There are a lot of small colleges around this area so we had fun touring all the college towns. J!’s parents had a great time driving me around, showing me all the little country roadside stands where one can buy local produce. It seems like every family owned dairy in the area has cashed in on the home-made ice cream market. Naturally, we had to stop and sample the local fare. Let me tell you, there’s nothing like snacking on a huge waffle cone full of delicious coconut ice-cream while breathing in the fresh aroma of the very cows that produced your tasty treat. Yum!

The Highlights

Paper City Brewing Company:

Paper City Brewing Co. isn’t really the best microbrew in the Springfield area. For that, according to several locals, you should look to Berkshire Brewing Co (BBC). My own personal favorite while I was a guest in Western Mass. was the Wachussets Blueberry Ale, which I highly suggest. But back to Paper City. The best thing about it, really, is that PCBC hosts a Friday night happy hour of sorts in an old factory in Holyoke, MA, on the eighth floor. For $5 (or $4 and a non-perishable food item) you get a plastic cup and as much of whatever they have on draft as you can handle between 6 and 8. After that, you can go back to drinking BBC at some other bar in town.

Souper Bowl:

Yeah, this is a soup place. As far as I know they also make some salads and maybe a sandwich or two but mostly it is just soup. This place opened when J! was a sophomore in college at UMASS. He went there often enough that when we went there last week to get some soup they still remembered him, even though he’s been on the West coast for two years now. The corn chowder is great.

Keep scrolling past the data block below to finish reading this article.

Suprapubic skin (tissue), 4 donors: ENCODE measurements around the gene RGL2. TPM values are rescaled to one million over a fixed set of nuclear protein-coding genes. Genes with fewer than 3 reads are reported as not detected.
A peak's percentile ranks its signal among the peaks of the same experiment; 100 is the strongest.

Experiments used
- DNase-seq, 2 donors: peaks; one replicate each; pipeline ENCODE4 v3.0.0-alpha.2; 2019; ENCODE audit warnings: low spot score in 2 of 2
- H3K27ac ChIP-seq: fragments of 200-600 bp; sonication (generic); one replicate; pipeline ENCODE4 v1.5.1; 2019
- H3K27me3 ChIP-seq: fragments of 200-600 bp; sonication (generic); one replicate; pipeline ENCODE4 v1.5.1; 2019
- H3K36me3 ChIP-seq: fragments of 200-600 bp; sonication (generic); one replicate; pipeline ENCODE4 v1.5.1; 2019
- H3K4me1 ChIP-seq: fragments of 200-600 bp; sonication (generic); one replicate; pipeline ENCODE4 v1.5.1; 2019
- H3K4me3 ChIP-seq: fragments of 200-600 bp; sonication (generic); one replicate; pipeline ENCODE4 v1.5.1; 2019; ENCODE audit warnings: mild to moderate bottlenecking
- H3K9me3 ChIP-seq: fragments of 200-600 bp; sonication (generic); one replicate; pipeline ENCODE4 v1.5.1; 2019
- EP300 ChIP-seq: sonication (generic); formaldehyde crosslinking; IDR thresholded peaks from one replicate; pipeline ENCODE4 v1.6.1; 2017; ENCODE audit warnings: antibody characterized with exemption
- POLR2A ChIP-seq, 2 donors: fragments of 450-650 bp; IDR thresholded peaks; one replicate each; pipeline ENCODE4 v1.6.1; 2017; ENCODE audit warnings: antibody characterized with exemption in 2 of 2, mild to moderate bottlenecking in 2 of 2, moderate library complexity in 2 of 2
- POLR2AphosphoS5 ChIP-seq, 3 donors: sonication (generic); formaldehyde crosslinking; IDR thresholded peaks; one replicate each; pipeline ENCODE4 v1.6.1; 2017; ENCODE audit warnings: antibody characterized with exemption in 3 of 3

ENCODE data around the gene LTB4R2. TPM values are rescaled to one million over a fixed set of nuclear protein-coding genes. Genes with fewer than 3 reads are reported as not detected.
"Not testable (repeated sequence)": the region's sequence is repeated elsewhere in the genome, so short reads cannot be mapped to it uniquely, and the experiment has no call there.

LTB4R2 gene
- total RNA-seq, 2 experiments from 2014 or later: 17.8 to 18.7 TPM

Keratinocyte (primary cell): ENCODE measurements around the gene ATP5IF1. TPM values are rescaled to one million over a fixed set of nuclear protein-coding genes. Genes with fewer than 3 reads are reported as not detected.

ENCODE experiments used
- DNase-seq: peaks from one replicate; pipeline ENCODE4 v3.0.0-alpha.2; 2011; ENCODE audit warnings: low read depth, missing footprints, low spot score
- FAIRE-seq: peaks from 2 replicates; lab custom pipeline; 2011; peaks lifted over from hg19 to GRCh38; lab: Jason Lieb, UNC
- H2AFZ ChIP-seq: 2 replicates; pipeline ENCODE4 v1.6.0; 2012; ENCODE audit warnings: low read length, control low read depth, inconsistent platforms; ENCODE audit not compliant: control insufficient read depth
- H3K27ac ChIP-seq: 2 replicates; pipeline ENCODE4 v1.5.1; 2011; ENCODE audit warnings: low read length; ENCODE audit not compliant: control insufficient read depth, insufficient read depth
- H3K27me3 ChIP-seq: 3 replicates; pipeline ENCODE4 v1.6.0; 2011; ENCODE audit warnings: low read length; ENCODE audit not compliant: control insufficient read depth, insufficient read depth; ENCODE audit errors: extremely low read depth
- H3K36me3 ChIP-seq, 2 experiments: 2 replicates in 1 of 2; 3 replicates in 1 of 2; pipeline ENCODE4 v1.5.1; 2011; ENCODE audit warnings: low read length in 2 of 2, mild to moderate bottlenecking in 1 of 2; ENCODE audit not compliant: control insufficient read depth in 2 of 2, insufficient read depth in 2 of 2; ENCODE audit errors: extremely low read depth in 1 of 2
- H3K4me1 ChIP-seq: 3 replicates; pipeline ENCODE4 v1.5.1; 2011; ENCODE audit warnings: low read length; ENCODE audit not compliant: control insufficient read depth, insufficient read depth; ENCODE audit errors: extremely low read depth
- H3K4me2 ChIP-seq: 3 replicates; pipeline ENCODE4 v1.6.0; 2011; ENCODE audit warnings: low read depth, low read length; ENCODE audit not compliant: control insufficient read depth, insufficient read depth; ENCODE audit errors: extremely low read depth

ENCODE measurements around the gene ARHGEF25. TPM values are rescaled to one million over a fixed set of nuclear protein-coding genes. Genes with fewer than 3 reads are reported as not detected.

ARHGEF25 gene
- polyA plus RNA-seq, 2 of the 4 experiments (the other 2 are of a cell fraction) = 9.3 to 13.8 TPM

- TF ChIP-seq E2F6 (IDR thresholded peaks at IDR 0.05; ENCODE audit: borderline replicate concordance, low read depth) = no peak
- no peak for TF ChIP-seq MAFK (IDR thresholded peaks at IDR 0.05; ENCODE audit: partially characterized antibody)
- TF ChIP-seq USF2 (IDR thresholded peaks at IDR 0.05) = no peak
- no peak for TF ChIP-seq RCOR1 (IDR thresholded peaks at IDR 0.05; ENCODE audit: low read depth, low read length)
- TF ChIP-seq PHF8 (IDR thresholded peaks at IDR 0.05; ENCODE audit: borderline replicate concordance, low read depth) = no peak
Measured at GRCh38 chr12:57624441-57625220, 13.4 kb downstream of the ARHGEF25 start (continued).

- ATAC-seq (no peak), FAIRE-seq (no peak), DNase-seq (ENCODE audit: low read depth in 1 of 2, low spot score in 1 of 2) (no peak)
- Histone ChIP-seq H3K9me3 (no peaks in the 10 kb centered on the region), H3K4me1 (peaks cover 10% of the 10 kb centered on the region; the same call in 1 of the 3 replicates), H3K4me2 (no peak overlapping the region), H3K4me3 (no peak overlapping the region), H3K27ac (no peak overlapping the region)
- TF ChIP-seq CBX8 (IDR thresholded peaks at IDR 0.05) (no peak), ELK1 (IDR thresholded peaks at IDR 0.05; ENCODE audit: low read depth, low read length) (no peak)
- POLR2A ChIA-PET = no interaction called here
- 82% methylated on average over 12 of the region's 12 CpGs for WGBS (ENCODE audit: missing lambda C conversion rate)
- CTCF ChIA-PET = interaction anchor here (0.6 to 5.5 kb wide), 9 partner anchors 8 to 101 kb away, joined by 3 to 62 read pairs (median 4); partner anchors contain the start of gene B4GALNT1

Eric Carle Museum:

When Eric Carle was out in Davis for a book signing J! and I went--along with every child between the ages 2 and 8--to get our copies of The Hungry, Hungry Caterpillar signed. When he finished autographing J!’s book, Mr. Carle looked up at my boyfriend and said, “so, you grew up with the caterpillar?” Such a sweet old man. Anyway, the museum has a lovely selection from Eric Carle’s personal collection in one of the galleries. The other gallery rotates, usually showcasing a well-known children’s book illustrator for about two months. I admit though, that much as I enjoyed the galleries, the bathroom was my favorite. I can’t speak for the little poet’s room (as J! calls it) but in the little scholar’s room, some of the tiles were decorated with animals from Eric Carle books and there was even a step stool so that tiny girls could reach the sink to wash their hands.

Wednesday, September 14, 2005

Granger, IN to Niagra Falls, NY to someplace outside Rochester, NY